Disperse and Distill

Rope by Edwin Pickstone

The rhythm of the residency has changed.

After saying goodbye to the Medievalists, the day became one of ‘Disperse and Distill’ for the group, allowing time for ideas to form and information to settle. Artists set out both individually and in small groups, to swim, walk, and cycle across the island. Some sat with Skye artist Caroline Dear to learn how to make ropes from the reeds near the beach. Jessica Ramm went in search of a local resident who still cut peat, meeting Jennifer, who showed her a Viking burial mound and discussed the Celtic spirit along the way to the peat bank. Hardeep Pandhal found two containers of Camp Coffee in Raasay House’s library, and thought one of us had placed them there on purpose. He is currently making work back in Glasgow about this coffee originating from the same city, bearing its picture label of a Sikh servant serving a British soldier with a cup.

Augustus Veinoglou summed up the type of endeavour many have at this point, by saying “I want to extract wisdom from this space”. What is this space formed from? We have the book, our conversations with each other and the Medievalists, our past work, this location, experiments, serendipity and the unknown we are yet to encounter.

A number of artists have previously explored aspects of extraction, dispersal or distillation in their work. Edwin Pickstone, one of our illuminators, runs the Letterpress at The Glasgow School of Art. He gave us a summary of the Letterpress at the artists’ presentations, focusing on what this form of production had historically meant, speeding up the hand printing process by ‘the equivalent of 300 years’. Edwin said that learning about the placement of type, helps computer-literate students to understand the weight of space between words. He showed us an image of a close-up of the edge of an 8pt letter ‘e’, the black ink seeping into the white pulp of the paper. This view pushed the physical matter of language into an unknown territory. In his work ‘The Components of the Complete Compact English Dictionary’, Edwin distilled the dictionary ( a book already condensed from twenty-six books into one, through the use of 1pt font) into the sum of its parts – namely 1123 sheets of bible paper and a concentrated poured blob of 128.8 grams of black ink equalling the exact weight of its words. For Convocation, Edwin plans to distill ideas, activity and information of the residency onto the surface of a Raasay map.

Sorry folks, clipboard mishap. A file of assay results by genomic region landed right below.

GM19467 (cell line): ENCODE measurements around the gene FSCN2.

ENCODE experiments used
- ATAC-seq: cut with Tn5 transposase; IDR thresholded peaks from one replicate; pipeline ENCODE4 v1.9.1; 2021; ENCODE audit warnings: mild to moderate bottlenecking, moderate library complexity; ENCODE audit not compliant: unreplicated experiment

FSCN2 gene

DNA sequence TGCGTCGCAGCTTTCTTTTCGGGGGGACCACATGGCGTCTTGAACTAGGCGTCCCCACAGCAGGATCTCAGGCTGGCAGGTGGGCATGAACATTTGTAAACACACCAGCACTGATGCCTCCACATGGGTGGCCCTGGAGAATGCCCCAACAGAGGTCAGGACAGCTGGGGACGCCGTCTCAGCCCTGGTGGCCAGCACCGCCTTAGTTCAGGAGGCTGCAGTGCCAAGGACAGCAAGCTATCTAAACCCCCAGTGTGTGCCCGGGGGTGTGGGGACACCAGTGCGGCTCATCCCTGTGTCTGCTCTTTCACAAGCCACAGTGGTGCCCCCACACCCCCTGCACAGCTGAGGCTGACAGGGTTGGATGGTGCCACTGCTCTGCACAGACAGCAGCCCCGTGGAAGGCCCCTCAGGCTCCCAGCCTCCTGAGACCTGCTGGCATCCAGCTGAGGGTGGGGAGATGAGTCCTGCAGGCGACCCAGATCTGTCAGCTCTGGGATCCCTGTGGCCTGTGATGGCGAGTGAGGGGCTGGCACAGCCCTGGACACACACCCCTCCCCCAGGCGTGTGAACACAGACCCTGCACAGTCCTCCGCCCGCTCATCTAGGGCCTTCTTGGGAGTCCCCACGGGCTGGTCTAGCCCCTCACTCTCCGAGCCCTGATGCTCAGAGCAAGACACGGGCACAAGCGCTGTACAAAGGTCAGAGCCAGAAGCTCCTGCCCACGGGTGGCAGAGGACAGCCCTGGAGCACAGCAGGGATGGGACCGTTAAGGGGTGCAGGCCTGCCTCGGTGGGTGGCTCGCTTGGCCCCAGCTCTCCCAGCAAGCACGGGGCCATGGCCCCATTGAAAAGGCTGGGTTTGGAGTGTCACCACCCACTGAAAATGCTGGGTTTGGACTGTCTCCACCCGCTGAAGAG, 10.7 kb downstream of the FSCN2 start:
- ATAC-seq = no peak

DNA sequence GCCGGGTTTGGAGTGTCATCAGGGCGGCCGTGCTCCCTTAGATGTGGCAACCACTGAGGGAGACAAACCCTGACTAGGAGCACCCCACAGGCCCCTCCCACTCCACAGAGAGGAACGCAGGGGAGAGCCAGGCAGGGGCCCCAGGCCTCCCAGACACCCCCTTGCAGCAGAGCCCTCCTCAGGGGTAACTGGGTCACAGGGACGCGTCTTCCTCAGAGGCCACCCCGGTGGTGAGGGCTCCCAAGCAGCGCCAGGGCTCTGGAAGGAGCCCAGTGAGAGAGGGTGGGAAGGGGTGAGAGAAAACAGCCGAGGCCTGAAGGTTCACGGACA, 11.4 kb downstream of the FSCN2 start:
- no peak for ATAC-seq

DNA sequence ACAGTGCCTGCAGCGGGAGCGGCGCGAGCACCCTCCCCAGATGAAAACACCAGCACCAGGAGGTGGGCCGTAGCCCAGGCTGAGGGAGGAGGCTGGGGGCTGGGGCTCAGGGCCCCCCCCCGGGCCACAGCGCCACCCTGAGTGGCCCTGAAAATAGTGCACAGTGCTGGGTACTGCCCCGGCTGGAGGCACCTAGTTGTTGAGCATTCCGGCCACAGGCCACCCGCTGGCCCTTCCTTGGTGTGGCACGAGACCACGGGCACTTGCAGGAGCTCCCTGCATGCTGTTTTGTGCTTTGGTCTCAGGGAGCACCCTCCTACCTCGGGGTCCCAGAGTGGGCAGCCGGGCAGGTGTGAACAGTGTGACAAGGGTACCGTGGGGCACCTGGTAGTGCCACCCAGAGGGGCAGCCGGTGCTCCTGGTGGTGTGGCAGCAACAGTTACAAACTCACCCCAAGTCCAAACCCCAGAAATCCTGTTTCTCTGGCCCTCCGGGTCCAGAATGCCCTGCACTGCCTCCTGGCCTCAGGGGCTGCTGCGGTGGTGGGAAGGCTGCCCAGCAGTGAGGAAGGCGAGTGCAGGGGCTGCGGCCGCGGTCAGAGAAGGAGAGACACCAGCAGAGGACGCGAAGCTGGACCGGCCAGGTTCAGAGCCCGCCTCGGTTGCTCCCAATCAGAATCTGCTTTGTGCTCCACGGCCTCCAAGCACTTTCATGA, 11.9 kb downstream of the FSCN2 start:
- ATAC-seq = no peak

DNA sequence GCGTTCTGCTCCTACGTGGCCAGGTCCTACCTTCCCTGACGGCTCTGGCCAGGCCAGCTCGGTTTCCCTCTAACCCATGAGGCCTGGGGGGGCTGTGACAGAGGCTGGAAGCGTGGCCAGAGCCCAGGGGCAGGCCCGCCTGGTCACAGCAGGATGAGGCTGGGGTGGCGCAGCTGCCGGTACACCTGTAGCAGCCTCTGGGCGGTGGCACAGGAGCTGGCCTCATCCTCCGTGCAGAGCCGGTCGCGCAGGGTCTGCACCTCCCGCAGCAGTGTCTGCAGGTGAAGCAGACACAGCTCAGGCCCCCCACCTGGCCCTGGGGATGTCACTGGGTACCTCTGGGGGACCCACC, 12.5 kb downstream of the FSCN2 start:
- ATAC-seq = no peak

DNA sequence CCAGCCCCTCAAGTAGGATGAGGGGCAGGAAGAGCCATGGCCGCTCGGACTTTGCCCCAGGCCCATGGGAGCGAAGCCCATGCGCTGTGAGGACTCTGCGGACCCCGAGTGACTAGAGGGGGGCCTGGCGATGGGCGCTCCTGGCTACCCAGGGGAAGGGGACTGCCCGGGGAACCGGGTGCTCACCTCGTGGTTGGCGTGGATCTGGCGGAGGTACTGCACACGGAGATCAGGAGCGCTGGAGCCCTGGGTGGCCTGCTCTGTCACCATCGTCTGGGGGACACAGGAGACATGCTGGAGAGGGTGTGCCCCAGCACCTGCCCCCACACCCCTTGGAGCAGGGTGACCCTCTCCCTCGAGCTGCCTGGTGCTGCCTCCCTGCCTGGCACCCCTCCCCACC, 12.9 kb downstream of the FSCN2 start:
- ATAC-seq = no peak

In ‘Life of St Columba’, Book Two, there is a story of a knife, which following St Columba’s blessing, has the sacred property that it cannot harm man nor beast. ‘Having discovered this fact…. the monks melted down the iron of that knife and then coated the liquid metal on to all the other iron tools in the monastery. From then on, these tools were unable to harm any flesh…’.

Michail Mersinis has been mixing liquid silver to coat photograph plates, for his series of Raasay landscapes he is making, taking each image at the same times of day and night when the monks prayed.

 

 

 

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